Local view: Floodwood is not ‘on the brink’The Floodwood Business and Community Partnership members would like to share another perspective than the one presented in the front-page article Nov. 17 (right), “Tight economy pushes small town to brink.” Our community is not necessarily “on the brink.”
By: Jess Rich, Duluth News Tribune
The Floodwood Business and Community Partnership members would like to share another perspective than the one presented in the front-page article Nov. 17 (right), “Tight economy pushes small town to brink.” Our community is not necessarily “on the brink.”
The article was a topic of discussion in Floodwood all day long, and the consensus was that small towns are struggling. Business owners and local officials in small towns like Floodwood face daily battles to keep their doors open and lights on. We appreciate that this article brought this reality to the attention of lawmakers and citizens across Minnesota.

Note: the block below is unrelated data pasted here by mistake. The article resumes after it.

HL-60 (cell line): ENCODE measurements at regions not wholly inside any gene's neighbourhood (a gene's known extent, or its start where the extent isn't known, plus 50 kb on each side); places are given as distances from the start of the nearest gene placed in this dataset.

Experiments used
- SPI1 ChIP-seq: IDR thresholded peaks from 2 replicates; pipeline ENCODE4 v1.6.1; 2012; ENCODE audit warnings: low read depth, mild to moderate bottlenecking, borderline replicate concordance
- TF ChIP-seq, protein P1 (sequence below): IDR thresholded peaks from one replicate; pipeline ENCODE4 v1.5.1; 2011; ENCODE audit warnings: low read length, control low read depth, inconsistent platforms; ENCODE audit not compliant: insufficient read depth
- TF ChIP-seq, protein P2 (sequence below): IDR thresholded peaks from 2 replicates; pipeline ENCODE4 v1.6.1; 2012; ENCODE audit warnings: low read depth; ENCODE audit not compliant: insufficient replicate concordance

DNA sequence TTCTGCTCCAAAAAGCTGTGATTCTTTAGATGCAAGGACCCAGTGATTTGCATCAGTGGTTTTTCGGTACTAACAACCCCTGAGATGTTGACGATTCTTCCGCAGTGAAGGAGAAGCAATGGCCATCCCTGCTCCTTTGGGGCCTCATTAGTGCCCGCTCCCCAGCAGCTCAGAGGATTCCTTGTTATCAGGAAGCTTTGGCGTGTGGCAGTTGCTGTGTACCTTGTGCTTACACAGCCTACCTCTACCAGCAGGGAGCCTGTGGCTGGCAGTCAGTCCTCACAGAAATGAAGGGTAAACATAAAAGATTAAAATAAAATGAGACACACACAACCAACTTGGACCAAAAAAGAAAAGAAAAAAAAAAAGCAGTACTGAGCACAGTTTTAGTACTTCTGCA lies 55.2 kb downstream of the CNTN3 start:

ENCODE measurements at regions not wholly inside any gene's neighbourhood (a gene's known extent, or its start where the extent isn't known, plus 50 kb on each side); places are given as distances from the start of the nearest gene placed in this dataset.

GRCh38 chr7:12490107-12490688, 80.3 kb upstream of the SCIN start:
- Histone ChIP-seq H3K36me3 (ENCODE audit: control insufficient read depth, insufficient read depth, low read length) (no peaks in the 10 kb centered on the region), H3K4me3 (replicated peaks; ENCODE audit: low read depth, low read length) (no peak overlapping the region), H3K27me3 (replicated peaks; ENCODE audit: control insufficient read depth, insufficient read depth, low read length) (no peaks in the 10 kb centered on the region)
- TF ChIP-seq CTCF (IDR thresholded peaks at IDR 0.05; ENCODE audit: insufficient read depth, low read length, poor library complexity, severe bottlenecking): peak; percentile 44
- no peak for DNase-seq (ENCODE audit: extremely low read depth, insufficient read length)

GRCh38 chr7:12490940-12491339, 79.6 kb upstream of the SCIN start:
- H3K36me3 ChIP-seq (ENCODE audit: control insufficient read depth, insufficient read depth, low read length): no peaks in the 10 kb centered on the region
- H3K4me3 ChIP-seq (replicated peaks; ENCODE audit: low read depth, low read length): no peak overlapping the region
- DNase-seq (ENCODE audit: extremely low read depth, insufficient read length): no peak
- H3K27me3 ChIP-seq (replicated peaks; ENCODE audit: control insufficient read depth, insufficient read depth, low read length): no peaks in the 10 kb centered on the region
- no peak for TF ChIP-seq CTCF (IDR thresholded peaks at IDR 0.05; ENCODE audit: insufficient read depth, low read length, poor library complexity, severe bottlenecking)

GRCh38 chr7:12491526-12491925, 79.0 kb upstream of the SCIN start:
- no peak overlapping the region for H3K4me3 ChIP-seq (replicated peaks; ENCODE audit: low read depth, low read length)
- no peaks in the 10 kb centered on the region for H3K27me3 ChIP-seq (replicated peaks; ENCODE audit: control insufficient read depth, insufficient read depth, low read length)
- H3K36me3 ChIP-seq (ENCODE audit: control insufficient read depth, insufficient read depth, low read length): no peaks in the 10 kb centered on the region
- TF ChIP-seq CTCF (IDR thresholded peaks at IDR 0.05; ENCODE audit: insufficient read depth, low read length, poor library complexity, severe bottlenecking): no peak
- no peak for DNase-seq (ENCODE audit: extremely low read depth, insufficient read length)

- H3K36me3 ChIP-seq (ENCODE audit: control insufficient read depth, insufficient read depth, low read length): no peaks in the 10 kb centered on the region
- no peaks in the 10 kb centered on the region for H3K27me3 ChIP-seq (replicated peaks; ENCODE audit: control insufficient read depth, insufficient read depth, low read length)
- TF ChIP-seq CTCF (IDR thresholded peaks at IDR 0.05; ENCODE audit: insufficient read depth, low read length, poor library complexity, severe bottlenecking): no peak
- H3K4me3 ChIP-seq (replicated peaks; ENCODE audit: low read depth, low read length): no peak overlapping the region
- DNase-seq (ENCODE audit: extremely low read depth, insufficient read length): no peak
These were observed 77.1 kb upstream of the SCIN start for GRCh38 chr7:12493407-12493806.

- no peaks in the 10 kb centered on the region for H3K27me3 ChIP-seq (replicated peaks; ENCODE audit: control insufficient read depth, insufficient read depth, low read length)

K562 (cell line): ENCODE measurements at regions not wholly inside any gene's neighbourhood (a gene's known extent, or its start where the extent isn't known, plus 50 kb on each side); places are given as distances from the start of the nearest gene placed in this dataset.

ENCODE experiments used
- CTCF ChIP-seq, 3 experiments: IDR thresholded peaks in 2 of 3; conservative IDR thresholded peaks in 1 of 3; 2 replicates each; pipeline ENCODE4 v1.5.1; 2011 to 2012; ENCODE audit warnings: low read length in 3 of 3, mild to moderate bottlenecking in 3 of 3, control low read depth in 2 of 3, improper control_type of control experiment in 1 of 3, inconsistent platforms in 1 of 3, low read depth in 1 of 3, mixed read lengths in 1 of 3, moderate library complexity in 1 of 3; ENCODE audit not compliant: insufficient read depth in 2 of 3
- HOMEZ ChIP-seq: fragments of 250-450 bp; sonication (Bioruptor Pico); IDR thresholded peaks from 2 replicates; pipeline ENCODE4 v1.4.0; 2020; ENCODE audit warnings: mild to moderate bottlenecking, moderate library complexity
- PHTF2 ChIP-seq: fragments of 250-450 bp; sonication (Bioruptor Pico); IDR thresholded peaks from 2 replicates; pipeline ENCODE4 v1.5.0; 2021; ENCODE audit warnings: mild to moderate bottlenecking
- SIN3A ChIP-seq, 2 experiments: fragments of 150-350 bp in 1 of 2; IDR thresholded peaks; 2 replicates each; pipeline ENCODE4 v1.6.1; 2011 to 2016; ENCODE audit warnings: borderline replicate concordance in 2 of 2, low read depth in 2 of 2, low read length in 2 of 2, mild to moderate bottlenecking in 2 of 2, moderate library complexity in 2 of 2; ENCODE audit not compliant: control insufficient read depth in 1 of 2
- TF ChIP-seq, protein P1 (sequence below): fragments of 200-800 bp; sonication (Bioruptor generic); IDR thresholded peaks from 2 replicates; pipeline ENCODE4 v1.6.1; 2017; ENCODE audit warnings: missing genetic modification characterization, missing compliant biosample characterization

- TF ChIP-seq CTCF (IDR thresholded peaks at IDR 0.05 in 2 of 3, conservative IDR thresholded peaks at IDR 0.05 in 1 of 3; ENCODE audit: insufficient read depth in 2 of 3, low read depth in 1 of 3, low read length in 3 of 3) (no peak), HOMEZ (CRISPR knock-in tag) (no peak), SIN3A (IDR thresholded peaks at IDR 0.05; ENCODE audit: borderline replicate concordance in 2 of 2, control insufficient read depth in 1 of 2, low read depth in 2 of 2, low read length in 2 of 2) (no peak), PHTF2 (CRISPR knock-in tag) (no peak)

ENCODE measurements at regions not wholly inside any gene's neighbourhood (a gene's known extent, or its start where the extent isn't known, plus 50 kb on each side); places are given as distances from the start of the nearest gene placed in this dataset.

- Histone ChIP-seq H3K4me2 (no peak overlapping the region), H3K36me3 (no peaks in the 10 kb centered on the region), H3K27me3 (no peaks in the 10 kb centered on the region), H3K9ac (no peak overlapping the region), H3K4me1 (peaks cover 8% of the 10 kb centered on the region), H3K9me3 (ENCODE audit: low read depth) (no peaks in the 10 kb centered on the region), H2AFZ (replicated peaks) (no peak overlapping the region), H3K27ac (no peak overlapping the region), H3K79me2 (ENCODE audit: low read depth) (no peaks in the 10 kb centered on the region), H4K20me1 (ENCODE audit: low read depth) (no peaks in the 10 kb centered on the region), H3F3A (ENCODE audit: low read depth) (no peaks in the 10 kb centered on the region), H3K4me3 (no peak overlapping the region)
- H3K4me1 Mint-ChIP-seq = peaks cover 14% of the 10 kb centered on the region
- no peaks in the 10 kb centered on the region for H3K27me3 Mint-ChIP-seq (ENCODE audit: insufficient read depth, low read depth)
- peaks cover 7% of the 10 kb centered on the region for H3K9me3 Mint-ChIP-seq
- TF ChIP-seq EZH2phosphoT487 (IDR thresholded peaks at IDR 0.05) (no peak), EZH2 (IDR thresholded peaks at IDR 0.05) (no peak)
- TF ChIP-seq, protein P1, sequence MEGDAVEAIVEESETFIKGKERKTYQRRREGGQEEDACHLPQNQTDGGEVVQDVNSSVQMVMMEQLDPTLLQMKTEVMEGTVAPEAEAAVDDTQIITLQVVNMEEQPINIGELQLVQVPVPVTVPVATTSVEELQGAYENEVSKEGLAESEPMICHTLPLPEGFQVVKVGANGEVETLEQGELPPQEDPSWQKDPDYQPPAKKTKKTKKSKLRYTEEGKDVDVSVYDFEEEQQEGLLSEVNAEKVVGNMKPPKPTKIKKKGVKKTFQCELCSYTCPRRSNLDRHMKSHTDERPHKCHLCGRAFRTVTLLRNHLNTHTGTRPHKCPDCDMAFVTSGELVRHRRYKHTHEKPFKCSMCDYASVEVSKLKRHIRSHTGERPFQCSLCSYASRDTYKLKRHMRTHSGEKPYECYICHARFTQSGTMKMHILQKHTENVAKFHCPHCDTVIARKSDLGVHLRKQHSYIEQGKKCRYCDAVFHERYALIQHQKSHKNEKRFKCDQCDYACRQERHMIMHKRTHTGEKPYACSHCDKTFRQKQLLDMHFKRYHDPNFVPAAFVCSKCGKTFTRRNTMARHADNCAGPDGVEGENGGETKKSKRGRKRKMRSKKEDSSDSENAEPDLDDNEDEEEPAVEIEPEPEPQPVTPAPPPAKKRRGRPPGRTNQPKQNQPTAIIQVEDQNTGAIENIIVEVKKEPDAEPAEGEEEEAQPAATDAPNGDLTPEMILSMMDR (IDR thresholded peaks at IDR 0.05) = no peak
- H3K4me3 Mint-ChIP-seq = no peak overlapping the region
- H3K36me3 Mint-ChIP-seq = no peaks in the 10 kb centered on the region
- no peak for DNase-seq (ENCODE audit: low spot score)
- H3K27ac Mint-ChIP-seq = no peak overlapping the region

However, will small cities like Floodwood die? Absolutely not. Why? Because the people who live, work, own businesses and raise families in small towns won’t let it happen. The people of Floodwood are resilient. We’d like News Tribune readers to know we’re working diligently to stay strong during these tough economic times.
Some of the positives that have taken place recently include a new city hall and police station with a new motor-vehicle department. The new service is expected to add $12,000 in new revenue to the city of Floodwood. Our newly created business park will welcome its first tenant in the spring: a $1.5 million recycling plant. Three new businesses opened in 2011.
We just wanted the Northland to know the city of Floodwood is here, and we intend to stay. You can bet on it.
One a final note: despite tough economic times, a small town is still the best place to live and raise a family.
Jess Rich of Floodwood is president of the Floodwood Business Community Partnership Membership and wrote this on behalf of the group.